In terms of “Brexit” citations on earnings calls, the majority (23 of 27) of the companies with these citations were in the Financials, Consumer Services, and Industrials industries.

In terms of revenue exposure to the EU, the Telecommunications, Utilities, Financials, and Consumer Services industries all have revenue exposures of more than 50% to the EU.

In terms of price performance since the Brexit vote, the Telecommunications and Utilities industries have recorded a decline in price since the vote while the Consumer Goods, Financials, and Consumer Services industries underperformed the index as a whole since the vote.

Based on these metrics, it appears the Consumer Services, Financials, Telecommunications, and Utilities industries are more likely to see an impact from Brexit than the other industries in the FTSE 100, as these industries appear on at least two of the three lists for each metric.

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John Butters

Vice President, Senior Earnings Analyst

Mr. John Butters is Vice President and Senior Earnings Analyst at FactSet. His weekly research report, “Earnings Insight,” provides analysis and commentary on trends in corporate earnings data for the S&P 500 including revisions to estimates, year-over-year growth, performance relative to expectations, and valuations. He is a widely used source for the media and has appeared on CNBC, Fox Business News, and the Business News Network. In addition, he has been cited by numerous print and online publications such as The Wall Street Journal, The Financial Times, The New York Times, MarketWatch, and Yahoo! Finance. Mr. Butters has over 15 years of experience in the financial services industry. Prior to FactSet in January 2011, he worked for more than 10 years at Thomson Reuters (Thomson Financial), most recently as Director of U.S. Earnings Research (2007-2010).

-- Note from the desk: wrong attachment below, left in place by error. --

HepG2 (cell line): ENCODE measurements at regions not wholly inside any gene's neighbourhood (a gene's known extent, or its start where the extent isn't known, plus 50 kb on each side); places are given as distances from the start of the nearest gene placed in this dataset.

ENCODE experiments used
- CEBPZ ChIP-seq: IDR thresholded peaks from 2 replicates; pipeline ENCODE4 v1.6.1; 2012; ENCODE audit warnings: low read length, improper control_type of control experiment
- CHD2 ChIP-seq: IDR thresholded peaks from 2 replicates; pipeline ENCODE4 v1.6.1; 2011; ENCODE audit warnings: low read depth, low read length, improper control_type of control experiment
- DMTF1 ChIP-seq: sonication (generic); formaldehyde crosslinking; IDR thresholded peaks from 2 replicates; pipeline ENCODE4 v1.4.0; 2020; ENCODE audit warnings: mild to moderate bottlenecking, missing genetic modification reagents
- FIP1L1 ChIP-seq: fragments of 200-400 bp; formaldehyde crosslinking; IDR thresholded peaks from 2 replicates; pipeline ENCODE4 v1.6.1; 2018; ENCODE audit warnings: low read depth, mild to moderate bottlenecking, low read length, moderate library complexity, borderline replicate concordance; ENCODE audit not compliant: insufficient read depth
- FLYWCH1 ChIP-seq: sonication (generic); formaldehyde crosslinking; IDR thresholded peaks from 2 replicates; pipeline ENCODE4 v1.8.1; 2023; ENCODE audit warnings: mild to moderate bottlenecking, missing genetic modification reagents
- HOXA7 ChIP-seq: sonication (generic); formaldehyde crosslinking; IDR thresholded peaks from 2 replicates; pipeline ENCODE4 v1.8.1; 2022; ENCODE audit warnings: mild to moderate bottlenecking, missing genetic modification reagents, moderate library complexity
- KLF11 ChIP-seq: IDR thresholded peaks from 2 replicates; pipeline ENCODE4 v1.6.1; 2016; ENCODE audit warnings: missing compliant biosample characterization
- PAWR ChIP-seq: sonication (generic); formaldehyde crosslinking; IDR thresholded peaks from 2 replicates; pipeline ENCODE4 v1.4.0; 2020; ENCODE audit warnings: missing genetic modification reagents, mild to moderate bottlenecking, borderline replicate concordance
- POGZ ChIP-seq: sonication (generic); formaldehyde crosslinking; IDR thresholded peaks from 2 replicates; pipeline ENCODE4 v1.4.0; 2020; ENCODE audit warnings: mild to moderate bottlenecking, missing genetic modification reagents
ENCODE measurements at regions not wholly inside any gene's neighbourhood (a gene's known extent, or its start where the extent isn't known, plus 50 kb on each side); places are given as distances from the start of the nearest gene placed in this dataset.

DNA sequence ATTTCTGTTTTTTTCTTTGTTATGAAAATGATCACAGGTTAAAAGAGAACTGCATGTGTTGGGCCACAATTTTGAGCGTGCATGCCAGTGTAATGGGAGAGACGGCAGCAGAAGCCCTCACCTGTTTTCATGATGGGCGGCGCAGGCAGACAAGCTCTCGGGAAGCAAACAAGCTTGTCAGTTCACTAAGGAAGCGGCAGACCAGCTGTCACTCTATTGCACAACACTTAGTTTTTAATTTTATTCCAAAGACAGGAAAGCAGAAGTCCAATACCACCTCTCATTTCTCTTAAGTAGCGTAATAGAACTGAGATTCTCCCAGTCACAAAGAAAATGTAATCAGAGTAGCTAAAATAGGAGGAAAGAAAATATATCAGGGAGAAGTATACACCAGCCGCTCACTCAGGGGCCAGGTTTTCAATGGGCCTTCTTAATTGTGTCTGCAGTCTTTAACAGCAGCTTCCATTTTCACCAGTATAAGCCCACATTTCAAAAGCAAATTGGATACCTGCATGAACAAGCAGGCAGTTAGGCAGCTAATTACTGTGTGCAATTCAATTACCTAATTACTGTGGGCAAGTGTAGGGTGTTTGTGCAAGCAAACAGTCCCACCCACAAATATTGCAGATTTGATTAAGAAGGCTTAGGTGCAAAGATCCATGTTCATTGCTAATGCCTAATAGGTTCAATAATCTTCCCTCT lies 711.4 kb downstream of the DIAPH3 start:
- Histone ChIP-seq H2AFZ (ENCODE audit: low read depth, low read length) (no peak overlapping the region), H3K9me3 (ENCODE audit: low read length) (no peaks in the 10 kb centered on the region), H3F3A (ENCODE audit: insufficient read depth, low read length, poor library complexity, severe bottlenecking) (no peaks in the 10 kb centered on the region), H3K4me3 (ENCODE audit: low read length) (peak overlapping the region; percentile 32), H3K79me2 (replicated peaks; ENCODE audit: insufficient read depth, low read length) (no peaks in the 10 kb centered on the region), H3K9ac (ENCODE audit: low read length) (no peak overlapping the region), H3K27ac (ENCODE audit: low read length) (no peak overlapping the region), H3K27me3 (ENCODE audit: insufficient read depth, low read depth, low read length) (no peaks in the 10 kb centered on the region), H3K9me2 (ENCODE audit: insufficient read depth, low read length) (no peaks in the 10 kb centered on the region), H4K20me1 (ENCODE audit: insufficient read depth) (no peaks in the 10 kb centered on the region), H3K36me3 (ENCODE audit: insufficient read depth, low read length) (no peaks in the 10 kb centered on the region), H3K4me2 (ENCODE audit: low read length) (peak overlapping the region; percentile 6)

The information contained in this article is not investment advice. FactSet does not endorse or recommend any investments and assumes no liability for any consequence relating directly or indirectly to any action or inaction taken based on the information contained in this article.